The Japanese have NTP synchronized wall clocks

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The Network Time Protocol is the standard way of synchronizing clocks on the Internet. All modern Linux machines can use this method and many distributions enable the systemd timesyncd service for clock synchronization using NTP by default. Regular wall-clocks found in homes have so far been relying on either GPS, radio signals or humans manually adjusting the time. The Japanese have now come up with standard wall and bedside table clocks which can synchronize time using the standard NTP protocol.

The latest in Swedish clock technology requires weekly manual rewinding and the time has to be set manually.

Europe has long been stuck with wall clocks which require manual rewinding and manual adjustments as the clock inevitably drifts away from correct time by a few minutes per year. The Japanese, who are generally years ahead of the Europeans, have had digital clocks for a number of years. Their clocks have so far synchronized time using radio signals as well as GPS signals. Both of these technologies have a significant flaw: The signals do not always work in-doors. GPS is specially unreliable when there is no clear view of the sky.

Japanese clocks can connect to the Internet and synchronize time using the standard Network Time Protocol.

The Japanese have now come up with a variety of clocks which can connect to the Internet and automatically adjust to the correct time. You may want to setup and configure your own NTP server on your local network if you are able to get your hands on one of these Japanese clocks. It is also possible to use external NTP servers on the Internet directly.

Japanese NTP clock capable of sending time information to older clocks using radio waves.

The Japanese publication reports that the NTP clocks are much more accurate than the previous generation digital clocks which rely on radio-waves. They also report that some of the new Japanese Internet connected NTP clocks can send radio signals and synchronize older radio-based clocks.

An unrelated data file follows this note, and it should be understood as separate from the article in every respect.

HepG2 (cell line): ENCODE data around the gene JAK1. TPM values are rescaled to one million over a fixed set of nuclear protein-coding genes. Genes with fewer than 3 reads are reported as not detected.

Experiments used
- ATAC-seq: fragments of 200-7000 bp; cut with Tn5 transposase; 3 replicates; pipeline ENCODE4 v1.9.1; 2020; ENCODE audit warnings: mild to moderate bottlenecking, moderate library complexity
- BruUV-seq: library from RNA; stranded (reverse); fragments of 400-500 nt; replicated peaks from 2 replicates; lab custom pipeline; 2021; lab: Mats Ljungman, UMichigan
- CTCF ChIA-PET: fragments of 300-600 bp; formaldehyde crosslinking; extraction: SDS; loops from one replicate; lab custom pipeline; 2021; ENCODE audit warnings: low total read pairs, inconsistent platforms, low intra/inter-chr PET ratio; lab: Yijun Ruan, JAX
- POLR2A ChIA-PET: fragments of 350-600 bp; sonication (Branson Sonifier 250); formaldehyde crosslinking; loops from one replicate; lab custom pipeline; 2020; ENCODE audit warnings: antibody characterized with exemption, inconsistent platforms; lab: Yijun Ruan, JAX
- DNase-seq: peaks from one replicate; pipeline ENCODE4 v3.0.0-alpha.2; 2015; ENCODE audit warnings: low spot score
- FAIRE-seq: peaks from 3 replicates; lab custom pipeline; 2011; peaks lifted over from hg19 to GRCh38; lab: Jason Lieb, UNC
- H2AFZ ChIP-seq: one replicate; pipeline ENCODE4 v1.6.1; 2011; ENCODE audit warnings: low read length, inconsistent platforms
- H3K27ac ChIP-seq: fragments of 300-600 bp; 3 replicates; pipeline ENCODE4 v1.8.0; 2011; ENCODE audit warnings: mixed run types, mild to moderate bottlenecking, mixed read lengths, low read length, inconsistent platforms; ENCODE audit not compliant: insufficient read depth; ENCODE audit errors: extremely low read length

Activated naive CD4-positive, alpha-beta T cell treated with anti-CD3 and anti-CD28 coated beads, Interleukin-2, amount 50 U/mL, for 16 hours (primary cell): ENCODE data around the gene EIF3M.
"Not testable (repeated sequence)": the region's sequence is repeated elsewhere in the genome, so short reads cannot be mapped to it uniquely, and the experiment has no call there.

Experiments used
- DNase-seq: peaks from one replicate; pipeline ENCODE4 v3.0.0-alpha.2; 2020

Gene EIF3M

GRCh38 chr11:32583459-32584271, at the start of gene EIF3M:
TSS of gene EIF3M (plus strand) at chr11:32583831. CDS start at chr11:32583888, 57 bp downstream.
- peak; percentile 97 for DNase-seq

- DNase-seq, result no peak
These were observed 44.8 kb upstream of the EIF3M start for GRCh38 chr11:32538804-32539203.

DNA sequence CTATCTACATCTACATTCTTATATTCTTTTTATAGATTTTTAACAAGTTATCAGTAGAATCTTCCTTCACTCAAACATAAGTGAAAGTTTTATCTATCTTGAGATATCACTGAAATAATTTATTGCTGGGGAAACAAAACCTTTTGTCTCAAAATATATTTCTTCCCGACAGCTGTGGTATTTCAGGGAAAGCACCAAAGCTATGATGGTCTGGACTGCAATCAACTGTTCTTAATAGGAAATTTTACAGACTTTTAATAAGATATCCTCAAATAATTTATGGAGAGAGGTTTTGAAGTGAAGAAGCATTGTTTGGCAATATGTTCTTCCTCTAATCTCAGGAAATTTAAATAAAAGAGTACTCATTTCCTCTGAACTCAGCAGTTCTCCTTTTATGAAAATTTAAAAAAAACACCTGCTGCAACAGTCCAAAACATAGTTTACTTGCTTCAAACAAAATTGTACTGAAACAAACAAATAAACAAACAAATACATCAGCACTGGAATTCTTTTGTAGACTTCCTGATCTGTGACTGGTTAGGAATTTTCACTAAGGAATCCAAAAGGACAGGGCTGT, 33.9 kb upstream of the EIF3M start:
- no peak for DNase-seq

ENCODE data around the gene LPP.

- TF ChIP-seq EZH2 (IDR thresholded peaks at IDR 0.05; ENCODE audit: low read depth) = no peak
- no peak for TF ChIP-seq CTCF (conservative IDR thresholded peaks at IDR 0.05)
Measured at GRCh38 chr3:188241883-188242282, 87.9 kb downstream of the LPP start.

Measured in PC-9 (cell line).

We have no information indicating if/when the Japanese will grant the Europeans or the Americans access to this technology. Adjusting existing clocks using time read off a Linux computer is, of course, an option until they grant access these new NTP-capable digital clocks. Users of distributions with systemd can configure NTP servers in the file /etc/systemd/timesyncd.conf and start and enable the systemd-timesyncd service with the command systemctl --now enable systemd-timesyncd.

tzclock launched with tzclock -a -h -s1000

Linux machines can be used to show the exact time by running xclock -digital -twentyfour -update 1 (do note that xclock needs -update 1 to update each second; it defaults to updating once per minute). tzclock is also great alternative while we wait for access to the new Japanese clocks. tzclock -a -h -s1000 will produce a nice-looking analog clock. Showing a clock on a computer monitor isn't as great as the fancy new stand-alone Japanese wall-clocks, but it is something we can use while we wait for the new Japanese technology to reach us.